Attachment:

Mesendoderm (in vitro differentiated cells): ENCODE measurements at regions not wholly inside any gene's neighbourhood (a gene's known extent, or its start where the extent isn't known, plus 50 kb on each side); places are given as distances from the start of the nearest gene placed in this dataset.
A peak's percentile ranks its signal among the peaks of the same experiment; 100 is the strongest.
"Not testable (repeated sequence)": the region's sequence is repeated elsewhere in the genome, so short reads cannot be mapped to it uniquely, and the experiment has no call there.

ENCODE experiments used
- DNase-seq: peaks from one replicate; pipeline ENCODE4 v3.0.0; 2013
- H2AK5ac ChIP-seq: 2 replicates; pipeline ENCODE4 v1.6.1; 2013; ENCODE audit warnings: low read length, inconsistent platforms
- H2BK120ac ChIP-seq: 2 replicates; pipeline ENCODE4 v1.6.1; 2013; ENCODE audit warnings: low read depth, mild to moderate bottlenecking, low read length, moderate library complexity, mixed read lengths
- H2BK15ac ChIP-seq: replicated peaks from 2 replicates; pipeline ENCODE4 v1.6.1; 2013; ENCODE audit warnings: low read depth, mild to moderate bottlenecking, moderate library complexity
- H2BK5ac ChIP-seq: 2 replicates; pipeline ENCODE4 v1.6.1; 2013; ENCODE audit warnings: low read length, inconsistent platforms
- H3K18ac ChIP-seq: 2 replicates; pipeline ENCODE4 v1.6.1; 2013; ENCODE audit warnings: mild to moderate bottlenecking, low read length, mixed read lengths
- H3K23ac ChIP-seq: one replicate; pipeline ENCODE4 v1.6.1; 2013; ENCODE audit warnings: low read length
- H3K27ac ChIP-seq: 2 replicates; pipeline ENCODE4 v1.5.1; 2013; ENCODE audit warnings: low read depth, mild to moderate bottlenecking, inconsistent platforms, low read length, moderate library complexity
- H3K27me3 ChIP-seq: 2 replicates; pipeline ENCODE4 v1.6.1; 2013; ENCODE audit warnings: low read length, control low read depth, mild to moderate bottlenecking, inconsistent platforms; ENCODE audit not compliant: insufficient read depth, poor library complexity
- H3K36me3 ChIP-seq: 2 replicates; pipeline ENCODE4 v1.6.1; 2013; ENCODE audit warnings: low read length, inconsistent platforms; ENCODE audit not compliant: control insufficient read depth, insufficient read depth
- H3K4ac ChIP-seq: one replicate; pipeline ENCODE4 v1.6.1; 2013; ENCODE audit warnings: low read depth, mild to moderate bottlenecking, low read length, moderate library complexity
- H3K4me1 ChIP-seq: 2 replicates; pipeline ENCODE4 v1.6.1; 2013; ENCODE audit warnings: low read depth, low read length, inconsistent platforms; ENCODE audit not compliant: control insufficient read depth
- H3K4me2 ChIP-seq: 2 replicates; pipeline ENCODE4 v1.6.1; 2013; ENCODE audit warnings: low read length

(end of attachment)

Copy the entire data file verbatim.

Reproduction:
Mesendoderm (in vitro differentiated cells): ENCODE measurements at regions not wholly inside any gene's neighbourhood (a gene's known extent, or its start where the extent isn't known, plus 50 kb on each side); places are given as distances from the start of the nearest gene placed in this dataset.
A peak's percentile ranks its signal among the peaks of the same experiment; 100 is the strongest.
"Not testable (repeated sequence)": the region's sequence is repeated elsewhere in the genome, so short reads cannot be mapped to it uniquely, and the experiment has no call there.

ENCODE experiments used
- DNase-seq: peaks from one replicate; pipeline ENCODE4 v3.0.0; 2013
- H2AK5ac ChIP-seq: 2 replicates; pipeline ENCODE4 v1.6.1; 2013; ENCODE audit warnings: low read length, inconsistent platforms
- H2BK120ac ChIP-seq: 2 replicates; pipeline ENCODE4 v1.6.1; 2013; ENCODE audit warnings: low read depth, mild to moderate bottlenecking, low read length, moderate library complexity, mixed read lengths
- H2BK15ac ChIP-seq: replicated peaks from 2 replicates; pipeline ENCODE4 v1.6.1; 2013; ENCODE audit warnings: low read depth, mild to moderate bottlenecking, moderate library complexity
- H2BK5ac ChIP-seq: 2 replicates; pipeline ENCODE4 v1.6.1; 2013; ENCODE audit warnings: low read length, inconsistent platforms
- H3K18ac ChIP-seq: 2 replicates; pipeline ENCODE4 v1.6.1; 2013; ENCODE audit warnings: mild to moderate bottlenecking, low read length, mixed read lengths
- H3K23ac ChIP-seq: one replicate; pipeline ENCODE4 v1.6.1; 2013; ENCODE audit warnings: low read length
- H3K27ac ChIP-seq: 2 replicates; pipeline ENCODE4 v1.5.1; 2013; ENCODE audit warnings: low read depth, mild to moderate bottlenecking, inconsistent platforms, low read length, moderate library complexity
- H3K27me3 ChIP-seq: 2 replicates; pipeline ENCODE4 v1.6.1; 2013; ENCODE audit warnings: low read length, control low read depth, mild to moderate bottlenecking, inconsistent platforms; ENCODE audit not compliant: insufficient read depth, poor library complexity
- H3K36me3 ChIP-seq: 2 replicates; pipeline ENCODE4 v1.6.1; 2013; ENCODE audit warnings: low read length, inconsistent platforms; ENCODE audit not compliant: control insufficient read depth, insufficient read depth
- H3K4ac ChIP-seq: one replicate; pipeline ENCODE4 v1.6.1; 2013; ENCODE audit warnings: low read depth, mild to moderate bottlenecking, low read length, moderate library complexity
- H3K4me1 ChIP-seq: 2 replicates; pipeline ENCODE4 v1.6.1; 2013; ENCODE audit warnings: low read depth, low read length, inconsistent platforms; ENCODE audit not compliant: control insufficient read depth
- H3K4me2 ChIP-seq: 2 replicates; pipeline ENCODE4 v1.6.1; 2013; ENCODE audit warnings: low read length